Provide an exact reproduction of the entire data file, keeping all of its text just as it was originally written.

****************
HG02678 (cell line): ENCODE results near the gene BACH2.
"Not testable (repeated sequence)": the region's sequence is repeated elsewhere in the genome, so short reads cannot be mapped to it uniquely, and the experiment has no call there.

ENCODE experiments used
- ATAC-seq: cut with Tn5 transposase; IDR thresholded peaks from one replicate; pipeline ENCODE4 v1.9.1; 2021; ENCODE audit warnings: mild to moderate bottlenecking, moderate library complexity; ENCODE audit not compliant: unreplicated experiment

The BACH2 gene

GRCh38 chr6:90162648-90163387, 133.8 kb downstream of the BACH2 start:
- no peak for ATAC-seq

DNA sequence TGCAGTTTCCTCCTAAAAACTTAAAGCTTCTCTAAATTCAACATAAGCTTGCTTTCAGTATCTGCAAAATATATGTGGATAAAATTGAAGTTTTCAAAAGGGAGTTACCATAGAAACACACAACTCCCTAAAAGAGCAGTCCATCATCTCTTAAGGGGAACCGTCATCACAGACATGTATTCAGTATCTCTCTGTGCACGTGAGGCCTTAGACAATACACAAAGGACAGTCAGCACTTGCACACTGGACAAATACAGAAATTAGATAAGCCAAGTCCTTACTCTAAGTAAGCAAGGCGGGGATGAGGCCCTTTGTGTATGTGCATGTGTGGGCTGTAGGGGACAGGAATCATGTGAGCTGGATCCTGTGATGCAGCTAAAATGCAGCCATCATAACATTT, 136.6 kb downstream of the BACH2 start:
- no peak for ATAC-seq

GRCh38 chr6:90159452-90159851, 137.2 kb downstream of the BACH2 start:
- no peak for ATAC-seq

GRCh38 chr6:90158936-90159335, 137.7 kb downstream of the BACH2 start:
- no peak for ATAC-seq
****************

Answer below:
HG02678 (cell line): ENCODE results near the gene BACH2.
"Not testable (repeated sequence)": the region's sequence is repeated elsewhere in the genome, so short reads cannot be mapped to it uniquely, and the experiment has no call there.

ENCODE experiments used
- ATAC-seq: cut with Tn5 transposase; IDR thresholded peaks from one replicate; pipeline ENCODE4 v1.9.1; 2021; ENCODE audit warnings: mild to moderate bottlenecking, moderate library complexity; ENCODE audit not compliant: unreplicated experiment

The BACH2 gene

GRCh38 chr6:90162648-90163387, 133.8 kb downstream of the BACH2 start:
- no peak for ATAC-seq

DNA sequence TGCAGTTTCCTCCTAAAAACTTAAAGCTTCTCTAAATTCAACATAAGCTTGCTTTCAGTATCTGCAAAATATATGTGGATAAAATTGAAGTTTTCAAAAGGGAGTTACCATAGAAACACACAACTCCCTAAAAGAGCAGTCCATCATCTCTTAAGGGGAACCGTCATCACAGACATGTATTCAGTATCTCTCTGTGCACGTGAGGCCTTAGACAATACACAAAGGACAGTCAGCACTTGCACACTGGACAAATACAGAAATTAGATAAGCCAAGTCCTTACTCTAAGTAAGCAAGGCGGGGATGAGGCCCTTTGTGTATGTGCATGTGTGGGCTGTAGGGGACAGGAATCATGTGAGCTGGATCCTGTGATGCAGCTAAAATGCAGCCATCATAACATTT, 136.6 kb downstream of the BACH2 start:
- no peak for ATAC-seq

GRCh38 chr6:90159452-90159851, 137.2 kb downstream of the BACH2 start:
- no peak for ATAC-seq

GRCh38 chr6:90158936-90159335, 137.7 kb downstream of the BACH2 start:
- no peak for ATAC-seq